The difference between S-quadrant and B-quadrant businesses

December 14th, 2009 by admin Leave a reply »

Robert Kiyosaki wrote the Cashflow Quadrant and introduced the S and B quadrants of business in our vocabulary. They refer to the advice received from Poor Dad and Rich Dad on small traditional business and big cutting-edge businesses respectively. Having been on both sides, I feel fairly competent to explain the practical difference in operations and mindset between the two.

Straight off the bat, Kiyosaki says any organization with more than 500 people must necessarily be run using a system, making it a B-quadrant business . Otherwise it will crash and burn. The skill of the promoters lies in developing the system. And that’s why companies like KFC, Fedex, Walmart, Microsoft and Genpact (to name a few) run on systems and keep growing stronger. But systems need not always be conceived from scratch. Often they are bought.

Microsoft paid Hotmail several million to buy a mailing system. Google has recently acquired FeedBurner to own a blog syndication system and so on. At an individual level too, Kiyosaki says, we can buy systems using personal franchising. By doing so, all we need do to become B-quadrant entrepreneurs is change our thinking, for the system development aspect has been franchised. And thus the foundation is laid for a large business.

So what is this thinking?

The first thing B-quadrant entrepreneurs do is have concrete dreams. They know why they are in business. What they wish to achieve. What contribution they wish to make to society. What is their purpose larger than themselves. Of course they often build on these things progressively, but they do realize from the start that a ‘vision statement’ will be the cornerstone of their business. Otherwise, they will be operating in the S-quadrant all their lives.

Second, B-quadrant business owners are never excuse focused. They are dream focused. You will never have them offer you an excuse for things to go amiss. Which in turn, makes them great leaders. While S-quadrants ‘manage’ situations, B-quadrants lead the way through them. Leadership is a key B-quadrant attribute, which arises from being focused on the vision.

A third aspect of mindset is thinking ‘leverage’. While the S-quadrant will be gratified in being the expert and doing things oneself for his business, the B-quadrant will always seek the means to transfer business processes onto a system. This is well documented in the words of the world’s first billionaire, J Paul Ghetty, “I would rather a hundred people do one percent of the work that I do a hundred percent of it.” Henry Ford expressed a similar sentiment on the lines, “I don’t need to know how things are done. I need to know the people who know how things are done. I focus on ‘why’ they need to be done.”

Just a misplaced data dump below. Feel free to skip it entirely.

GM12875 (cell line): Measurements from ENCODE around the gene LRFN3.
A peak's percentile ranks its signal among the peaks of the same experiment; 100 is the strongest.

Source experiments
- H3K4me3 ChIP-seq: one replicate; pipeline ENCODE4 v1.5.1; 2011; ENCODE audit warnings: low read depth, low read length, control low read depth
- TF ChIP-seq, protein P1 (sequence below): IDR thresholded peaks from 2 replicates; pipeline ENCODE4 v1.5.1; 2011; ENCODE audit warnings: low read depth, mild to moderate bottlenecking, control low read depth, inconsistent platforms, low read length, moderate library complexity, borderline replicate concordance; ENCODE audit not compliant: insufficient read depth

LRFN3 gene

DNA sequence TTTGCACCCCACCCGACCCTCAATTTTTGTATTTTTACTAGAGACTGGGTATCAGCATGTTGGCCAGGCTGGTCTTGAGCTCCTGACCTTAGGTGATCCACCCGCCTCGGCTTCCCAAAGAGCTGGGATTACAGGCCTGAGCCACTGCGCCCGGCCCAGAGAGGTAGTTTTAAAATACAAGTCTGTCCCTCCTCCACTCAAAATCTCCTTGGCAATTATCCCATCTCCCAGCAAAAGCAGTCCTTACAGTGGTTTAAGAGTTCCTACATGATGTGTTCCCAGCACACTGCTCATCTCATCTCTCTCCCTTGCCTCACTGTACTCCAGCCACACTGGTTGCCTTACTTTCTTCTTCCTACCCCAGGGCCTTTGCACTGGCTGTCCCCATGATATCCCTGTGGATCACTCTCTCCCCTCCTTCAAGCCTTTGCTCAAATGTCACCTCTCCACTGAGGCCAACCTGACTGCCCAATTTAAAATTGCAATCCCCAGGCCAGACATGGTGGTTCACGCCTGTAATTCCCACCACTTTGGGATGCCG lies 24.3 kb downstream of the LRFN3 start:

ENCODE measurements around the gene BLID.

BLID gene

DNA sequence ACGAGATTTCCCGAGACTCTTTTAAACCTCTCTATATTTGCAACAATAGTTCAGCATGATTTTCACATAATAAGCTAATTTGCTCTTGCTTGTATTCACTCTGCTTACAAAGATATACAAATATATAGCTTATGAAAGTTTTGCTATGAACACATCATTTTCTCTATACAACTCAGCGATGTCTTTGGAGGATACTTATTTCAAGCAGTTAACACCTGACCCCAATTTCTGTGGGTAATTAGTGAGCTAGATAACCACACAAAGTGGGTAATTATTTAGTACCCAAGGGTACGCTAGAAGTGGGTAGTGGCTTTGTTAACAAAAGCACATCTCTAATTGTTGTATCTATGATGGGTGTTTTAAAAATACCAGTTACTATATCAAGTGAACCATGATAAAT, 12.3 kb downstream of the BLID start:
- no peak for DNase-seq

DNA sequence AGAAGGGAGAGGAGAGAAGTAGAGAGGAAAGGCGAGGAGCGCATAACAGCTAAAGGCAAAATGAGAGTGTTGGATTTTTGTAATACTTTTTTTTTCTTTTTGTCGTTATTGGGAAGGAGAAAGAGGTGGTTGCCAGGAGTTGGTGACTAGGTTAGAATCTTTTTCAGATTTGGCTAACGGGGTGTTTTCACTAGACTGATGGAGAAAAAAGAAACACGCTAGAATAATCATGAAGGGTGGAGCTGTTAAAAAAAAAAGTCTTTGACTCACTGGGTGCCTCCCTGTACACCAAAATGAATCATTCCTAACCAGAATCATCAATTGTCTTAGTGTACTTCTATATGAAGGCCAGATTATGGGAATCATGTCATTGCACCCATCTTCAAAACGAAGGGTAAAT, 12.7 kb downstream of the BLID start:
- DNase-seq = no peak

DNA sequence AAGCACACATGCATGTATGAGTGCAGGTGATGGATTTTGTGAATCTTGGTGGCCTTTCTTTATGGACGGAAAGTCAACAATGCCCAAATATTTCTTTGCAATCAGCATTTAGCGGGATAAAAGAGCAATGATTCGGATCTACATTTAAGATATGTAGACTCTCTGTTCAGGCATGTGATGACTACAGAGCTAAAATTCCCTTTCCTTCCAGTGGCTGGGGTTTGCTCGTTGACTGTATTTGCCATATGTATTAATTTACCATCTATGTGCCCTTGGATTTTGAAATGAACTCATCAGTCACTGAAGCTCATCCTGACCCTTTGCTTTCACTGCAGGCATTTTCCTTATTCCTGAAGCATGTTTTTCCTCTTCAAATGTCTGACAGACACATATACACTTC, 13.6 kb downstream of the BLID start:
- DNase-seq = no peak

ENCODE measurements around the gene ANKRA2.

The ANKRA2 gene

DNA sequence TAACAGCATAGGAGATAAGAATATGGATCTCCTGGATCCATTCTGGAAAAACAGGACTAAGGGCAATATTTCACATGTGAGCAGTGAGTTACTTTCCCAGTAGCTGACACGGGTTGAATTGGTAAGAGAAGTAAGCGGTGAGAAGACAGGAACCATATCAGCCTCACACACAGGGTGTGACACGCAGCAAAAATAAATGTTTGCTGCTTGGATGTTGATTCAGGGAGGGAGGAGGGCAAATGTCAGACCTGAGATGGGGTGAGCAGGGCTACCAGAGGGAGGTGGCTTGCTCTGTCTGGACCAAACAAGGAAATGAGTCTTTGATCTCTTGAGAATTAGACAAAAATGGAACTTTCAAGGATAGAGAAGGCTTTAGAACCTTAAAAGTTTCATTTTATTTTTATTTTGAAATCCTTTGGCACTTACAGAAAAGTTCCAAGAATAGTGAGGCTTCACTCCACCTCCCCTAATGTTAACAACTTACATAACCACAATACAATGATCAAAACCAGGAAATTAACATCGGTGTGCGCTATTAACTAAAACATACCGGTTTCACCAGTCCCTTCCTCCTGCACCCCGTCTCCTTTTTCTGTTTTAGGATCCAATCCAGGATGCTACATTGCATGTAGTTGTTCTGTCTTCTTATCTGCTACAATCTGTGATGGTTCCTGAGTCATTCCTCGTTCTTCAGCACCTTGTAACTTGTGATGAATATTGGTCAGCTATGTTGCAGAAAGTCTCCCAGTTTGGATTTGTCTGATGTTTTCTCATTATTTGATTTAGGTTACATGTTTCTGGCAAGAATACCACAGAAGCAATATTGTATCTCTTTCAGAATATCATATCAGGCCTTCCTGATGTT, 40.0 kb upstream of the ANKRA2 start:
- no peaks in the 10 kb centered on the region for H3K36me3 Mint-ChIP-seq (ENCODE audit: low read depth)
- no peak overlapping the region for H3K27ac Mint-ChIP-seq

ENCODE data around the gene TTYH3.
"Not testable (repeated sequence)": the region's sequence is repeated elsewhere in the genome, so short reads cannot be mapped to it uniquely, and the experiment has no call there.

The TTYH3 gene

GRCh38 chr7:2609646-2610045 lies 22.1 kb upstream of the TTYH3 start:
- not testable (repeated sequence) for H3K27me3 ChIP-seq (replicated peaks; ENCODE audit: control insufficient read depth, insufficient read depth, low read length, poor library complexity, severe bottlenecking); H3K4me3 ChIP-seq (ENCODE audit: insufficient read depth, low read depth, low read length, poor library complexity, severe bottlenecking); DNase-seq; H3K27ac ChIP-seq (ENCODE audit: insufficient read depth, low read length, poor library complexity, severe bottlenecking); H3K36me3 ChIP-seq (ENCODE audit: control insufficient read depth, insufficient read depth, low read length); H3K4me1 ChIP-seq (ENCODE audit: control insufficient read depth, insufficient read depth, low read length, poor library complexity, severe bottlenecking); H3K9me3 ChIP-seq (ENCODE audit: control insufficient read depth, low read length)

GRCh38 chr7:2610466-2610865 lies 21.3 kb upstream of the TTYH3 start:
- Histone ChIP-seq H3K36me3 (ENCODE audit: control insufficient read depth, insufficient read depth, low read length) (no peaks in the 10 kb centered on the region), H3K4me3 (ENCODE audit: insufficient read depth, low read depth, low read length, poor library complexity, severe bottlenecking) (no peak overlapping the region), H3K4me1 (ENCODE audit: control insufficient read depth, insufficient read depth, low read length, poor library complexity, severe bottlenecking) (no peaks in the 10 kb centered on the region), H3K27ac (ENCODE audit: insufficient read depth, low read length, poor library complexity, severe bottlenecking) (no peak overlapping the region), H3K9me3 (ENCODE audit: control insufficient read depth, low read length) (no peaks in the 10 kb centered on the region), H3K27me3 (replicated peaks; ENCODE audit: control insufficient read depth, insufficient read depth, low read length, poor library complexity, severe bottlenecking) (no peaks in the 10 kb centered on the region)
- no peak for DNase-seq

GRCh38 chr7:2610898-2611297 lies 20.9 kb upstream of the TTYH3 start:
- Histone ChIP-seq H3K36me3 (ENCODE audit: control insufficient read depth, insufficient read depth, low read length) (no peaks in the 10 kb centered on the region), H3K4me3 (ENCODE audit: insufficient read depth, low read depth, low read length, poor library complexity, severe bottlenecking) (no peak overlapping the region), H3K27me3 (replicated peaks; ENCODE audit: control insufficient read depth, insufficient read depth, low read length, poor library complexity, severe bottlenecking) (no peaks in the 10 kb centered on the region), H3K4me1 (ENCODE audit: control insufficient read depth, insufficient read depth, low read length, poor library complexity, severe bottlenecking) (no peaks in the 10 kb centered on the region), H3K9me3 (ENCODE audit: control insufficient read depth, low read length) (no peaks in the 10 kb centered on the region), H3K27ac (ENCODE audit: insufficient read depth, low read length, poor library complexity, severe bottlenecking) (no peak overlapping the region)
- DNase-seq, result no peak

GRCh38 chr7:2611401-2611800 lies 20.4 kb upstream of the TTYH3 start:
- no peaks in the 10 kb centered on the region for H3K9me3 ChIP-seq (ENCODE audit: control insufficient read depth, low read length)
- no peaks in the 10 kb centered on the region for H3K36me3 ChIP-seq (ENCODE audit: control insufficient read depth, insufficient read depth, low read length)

Quite bluntly, Robert Kiyosaki says, “Poor people work, Rich people network.” And this is a fourth point. Whatever their business, B-quadrants network and associate with other B-quadrant people on a win-win basis. S-quadrants operate from a win-lose paradigm. Networking is about helping others to get what they want. Working is about getting others to what you want. Quite naturally therefore, the S-quadrant is competitive while the B-quadrant is collaborative. This is also because there are less than 10% of the world’s people in the B-quadrant and more than 90% of the world’s wealth is controlled by them.

And finally, as Kiyosaki says in the first chapter of his first book (Rich Dad Poor Dad), “The rich don’t work for money”. B-quadrants work to create assets and that makes money work for them. The S-quadrants can’t rest till they get paid for their effort; and thus stay poor.

So if you want to migrate from S-quadrant to B-quadrant thinking, look up an online business opportunity here. The operating systems will be privately franchised and you’ll be taught how to acquire the mindset using an internet based training system . More here http://www.DoOnlineBusiness.com


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2 comments

  1. John Barbour says:

    What if your business is a service business? For example: Competing with the big guys in shipping by specializing in moving one thing and in one region of the country. In this case it is moving copiers in the mid-west.

  2. admin says:

    Really appreciate your question John. If you move copiers in the mid-west, you could be either operating the trucks OR you could be operating a set of systems that do the marketing, handle the finance, work with vendors and operate the trucks.

    If YOU are the systems, you’re S-quadrant … else you would be B-quadrant, which is scalable and modular. Do read the book.

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